• Show examples of site maps and explain that they provide an overview of the whole site. Explain that some users rely on site maps to better understand the structure of the site and to find their way more easily through it. For references on how to provide a site map, see G63: Providing a site map.
  • Show examples of search functionalities. Explain that they help users find content by supporting navigation to different parts of the site. Emphasize that some users prefer this way of navigating, especially when they are already familiar with the site and know what they are looking for. For references on how to provide a search functionality, see technique G161: Providing a search function to help users find content.
  • Invite students to research different ways to present information in page titles. Reflect with them on how well the titles describe the page contents. Explain that page titles are useful to identify the purpose of a specific web page within a website. Mention that it is best practice to put the title text both in the page title and in the first heading of level 1 on the page. Some browsers and assistive technologies may truncate the titles or not show them at all. Explain that providing page titles is a responsibility shared with the content author. For references on how to provide descriptive page titles, see technique G88: Providing descriptive titles for Web pages.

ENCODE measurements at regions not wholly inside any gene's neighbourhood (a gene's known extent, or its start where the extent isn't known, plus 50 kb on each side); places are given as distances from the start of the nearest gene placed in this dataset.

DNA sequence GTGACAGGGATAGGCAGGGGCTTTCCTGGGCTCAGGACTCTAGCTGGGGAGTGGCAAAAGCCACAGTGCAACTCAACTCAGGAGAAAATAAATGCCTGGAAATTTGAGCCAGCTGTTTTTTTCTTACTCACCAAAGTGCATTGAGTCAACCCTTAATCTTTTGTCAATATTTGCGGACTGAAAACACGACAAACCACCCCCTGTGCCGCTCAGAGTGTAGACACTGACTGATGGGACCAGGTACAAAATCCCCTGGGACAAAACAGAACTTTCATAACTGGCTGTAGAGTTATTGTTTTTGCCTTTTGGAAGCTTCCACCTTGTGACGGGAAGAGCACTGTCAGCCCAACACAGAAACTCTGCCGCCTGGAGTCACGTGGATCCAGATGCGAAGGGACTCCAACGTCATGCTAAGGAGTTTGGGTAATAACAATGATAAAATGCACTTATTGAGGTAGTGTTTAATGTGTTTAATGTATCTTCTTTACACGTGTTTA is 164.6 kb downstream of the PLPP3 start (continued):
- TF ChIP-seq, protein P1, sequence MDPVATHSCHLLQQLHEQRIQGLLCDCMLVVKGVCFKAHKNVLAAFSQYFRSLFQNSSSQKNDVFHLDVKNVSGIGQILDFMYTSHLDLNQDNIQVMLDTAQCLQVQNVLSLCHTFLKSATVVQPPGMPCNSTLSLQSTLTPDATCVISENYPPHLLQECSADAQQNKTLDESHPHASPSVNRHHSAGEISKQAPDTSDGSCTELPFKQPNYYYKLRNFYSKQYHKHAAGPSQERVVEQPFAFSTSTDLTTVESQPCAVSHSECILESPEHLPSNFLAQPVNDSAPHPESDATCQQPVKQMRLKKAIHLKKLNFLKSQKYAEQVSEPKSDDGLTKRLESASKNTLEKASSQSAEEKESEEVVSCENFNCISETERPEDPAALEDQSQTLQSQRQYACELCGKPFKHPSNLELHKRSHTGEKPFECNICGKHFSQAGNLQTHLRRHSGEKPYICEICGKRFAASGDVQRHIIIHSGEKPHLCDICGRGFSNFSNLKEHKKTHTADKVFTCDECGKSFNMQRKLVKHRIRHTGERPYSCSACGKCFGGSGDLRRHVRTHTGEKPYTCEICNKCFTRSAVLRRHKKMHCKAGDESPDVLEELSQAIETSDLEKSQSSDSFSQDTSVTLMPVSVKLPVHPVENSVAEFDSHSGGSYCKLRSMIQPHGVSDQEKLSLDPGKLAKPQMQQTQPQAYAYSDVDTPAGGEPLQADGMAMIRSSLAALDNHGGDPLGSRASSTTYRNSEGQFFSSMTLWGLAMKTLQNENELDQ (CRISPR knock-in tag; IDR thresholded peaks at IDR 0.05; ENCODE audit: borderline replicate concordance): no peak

• Show examples of visual and non-visual indications in menus about the current page with respect to the website.

Teaching Ideas for Topic

Optional ideas to teach the learning outcomes:

  • Practical — Give students a website and ask them to provide multiple ways to navigate across the website. Assess how students identify and design the different user experiences for site navigation, including search functionalities, breadcrumb trails, and site maps.
  • Practical — Give students a website and ask them to provide descriptive titles that identify each of the pages. Assess how students provide clear and descriptive page titles.